Fixed vs. growth mindsets

Change by IPK909001

I’m not a great finisher.

I’m good at starting things off (idea, projects, initiatives), but once the track has been laid, I’m not great at bedding it in. Once something has been started, there’s an amount of work required to improve it and refine it and take it from being pretty good, to really valuable, to fucking amazing.

I’m not good at that work.


I used to think that’s just how I am, that it was a fixed trait. I’m a starter, not a finisher in the same way that I’m a thirty-seven year-old, Australian, man and not a six year-old, Kenyan, girl.

As a result, I tried to optimise for my strengths – seeking things out which needed a starter, making it clear where my strength is and then doing that bit I was good at. It was all very self-perpetuating.

A leopard can’t change it’s spots. She’s just not the analytical type. He’s got no head for the details.

But this kind of fixed mindset isn’t very helpful in the long term because it suggests that change, while valuable, isn’t feasible.

One of the biggest challenges we face in life is that we assume that so many things are fixed, both internally and externally.

We assume that people are one way, and can’t be another. We assume that situations and institutions are the way they are, and that’s it. We act as if our personal circumstances won’t change, as it nothing could move us from our current position.

Whether these beliefs are due to perspective, culture or our inability to notice gradual change, they’re all deeply flawed, unhelpful and worth replacing with something more useful. And to do this, we need to start with ourselves.

The opposite of a fixed mindset is a growth mindset, an idea pioneered by Carol Dweck which was initially related to our notions of personal intelligence. The fixed mindset assumes that qualities are static, but the growth mindset recognises the inherent plasticity of things and therefore the potential for improvement.

This is not to say that change is easy, just possible.

I’ve been a starter, not a finisher for thirty-seven years, so that’s going to take a little unwinding. But it can be done.

All the requisite qualities for becoming a completer-finisher are there, they just need to be carved with some determination and grit.

So that’s what I’m doing, starting with this piece, which has been sitting in a ‘drafts’ folder for the last three weeks.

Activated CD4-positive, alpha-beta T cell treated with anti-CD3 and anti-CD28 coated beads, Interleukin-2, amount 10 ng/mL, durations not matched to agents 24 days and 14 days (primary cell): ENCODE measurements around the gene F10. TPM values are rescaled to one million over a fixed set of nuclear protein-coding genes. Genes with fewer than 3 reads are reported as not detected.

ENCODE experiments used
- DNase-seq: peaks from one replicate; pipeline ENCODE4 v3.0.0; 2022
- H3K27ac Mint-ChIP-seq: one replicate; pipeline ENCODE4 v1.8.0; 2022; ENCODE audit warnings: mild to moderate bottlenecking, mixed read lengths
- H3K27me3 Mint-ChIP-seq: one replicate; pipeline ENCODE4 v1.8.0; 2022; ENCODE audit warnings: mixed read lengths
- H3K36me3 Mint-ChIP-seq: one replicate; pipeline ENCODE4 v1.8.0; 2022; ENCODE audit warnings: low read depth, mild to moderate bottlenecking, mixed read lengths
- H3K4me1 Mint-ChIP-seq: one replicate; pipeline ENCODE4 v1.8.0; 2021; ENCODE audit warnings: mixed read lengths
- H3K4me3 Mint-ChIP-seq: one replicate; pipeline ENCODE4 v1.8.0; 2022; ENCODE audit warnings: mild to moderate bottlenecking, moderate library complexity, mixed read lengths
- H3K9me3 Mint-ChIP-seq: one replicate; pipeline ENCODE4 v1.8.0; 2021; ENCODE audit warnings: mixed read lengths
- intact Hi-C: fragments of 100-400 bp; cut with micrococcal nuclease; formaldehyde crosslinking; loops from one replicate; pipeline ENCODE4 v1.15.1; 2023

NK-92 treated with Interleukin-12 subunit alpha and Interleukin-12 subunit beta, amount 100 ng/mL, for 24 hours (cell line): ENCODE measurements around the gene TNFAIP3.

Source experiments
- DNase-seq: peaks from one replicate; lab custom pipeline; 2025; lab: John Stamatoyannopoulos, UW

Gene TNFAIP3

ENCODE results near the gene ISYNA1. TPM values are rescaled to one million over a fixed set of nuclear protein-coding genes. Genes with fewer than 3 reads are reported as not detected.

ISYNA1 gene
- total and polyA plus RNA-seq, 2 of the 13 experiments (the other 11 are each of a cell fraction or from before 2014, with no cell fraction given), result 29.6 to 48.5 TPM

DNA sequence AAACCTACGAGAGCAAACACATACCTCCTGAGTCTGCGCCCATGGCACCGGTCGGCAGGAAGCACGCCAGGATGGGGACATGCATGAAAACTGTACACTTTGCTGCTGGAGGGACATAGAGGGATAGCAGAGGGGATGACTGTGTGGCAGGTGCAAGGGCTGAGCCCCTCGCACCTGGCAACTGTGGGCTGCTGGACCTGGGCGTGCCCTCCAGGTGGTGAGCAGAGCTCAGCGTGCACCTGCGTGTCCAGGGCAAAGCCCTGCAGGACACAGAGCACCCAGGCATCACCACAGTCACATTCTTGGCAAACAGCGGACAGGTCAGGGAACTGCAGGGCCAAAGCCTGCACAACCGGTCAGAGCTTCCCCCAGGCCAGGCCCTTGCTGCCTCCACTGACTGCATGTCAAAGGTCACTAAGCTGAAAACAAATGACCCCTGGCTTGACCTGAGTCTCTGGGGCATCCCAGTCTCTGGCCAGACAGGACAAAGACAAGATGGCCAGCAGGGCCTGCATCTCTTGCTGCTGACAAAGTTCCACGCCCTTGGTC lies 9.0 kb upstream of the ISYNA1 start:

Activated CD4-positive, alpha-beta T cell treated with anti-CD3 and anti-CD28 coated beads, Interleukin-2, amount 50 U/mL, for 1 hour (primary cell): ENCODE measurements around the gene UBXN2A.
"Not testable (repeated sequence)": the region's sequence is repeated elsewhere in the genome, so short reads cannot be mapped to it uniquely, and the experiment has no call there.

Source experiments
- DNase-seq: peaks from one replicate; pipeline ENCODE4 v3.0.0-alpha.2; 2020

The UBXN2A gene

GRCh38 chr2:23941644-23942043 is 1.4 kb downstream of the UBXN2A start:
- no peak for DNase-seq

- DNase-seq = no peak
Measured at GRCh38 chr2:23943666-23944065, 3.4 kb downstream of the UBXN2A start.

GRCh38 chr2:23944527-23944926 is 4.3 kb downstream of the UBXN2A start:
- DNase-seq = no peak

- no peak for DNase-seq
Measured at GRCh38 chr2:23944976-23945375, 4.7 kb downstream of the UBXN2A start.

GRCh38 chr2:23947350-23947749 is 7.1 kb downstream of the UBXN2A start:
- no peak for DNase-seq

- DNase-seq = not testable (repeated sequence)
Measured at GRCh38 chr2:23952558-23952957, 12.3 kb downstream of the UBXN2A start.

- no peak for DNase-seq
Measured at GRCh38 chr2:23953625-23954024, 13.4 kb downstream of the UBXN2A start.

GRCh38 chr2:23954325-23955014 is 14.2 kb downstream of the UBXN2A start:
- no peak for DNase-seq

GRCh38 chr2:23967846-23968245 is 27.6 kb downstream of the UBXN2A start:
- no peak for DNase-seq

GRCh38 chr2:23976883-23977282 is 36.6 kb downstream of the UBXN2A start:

And even if I don’t succeed straight away, i’ll be turning 38 in a few weeks, so at least something will be changing.

Getting caught on barbs

close up of a single barb on a barbed wire fence

I’m reading a book about grit at the moment, but I’m struggling to finish it.

The Alanis Morissette “we’ll-call-it-ironic-but-it’s-not-irony” meter is going fucking wild.

If it were a book about mushrooms or surfing or Estonia or anything except the skill of sticking with difficult things, I wouldn’t have any problem putting it down.

“This book about mushrooms is boring, terribly written, bullshit” I would tell myself and I’d move on. But because this book is about seeing things through, I feel much more obliged to finish it.

Clever of the book, stupid of me.

This book has a tiny, built-in barb, which is catching on my pride. It’s threatening to expose that I might be the kind of person who quits important things (starting with this book).

In this situation, the tendency is to look for barbs and avoid them. But the real trick (and the more difficult task) is to look at what the barb is catching on, and give some attention to that.

This barb is catching on my pride. It’s not about the book, it’s not even about strategically quitting something, it’s about being perceived as a quitter.

Finding where the barbs dig in isn’t the most pleasant exercise, since you’re necessarily looking for tender, vulnerable spots but it’s super-valuable.

Once you find them, you can acknowledge them, slowly take the barbs out and work on letting them heal over properly.

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BTW – The book is Grit, by Angela Duckworth and it’s actually very good.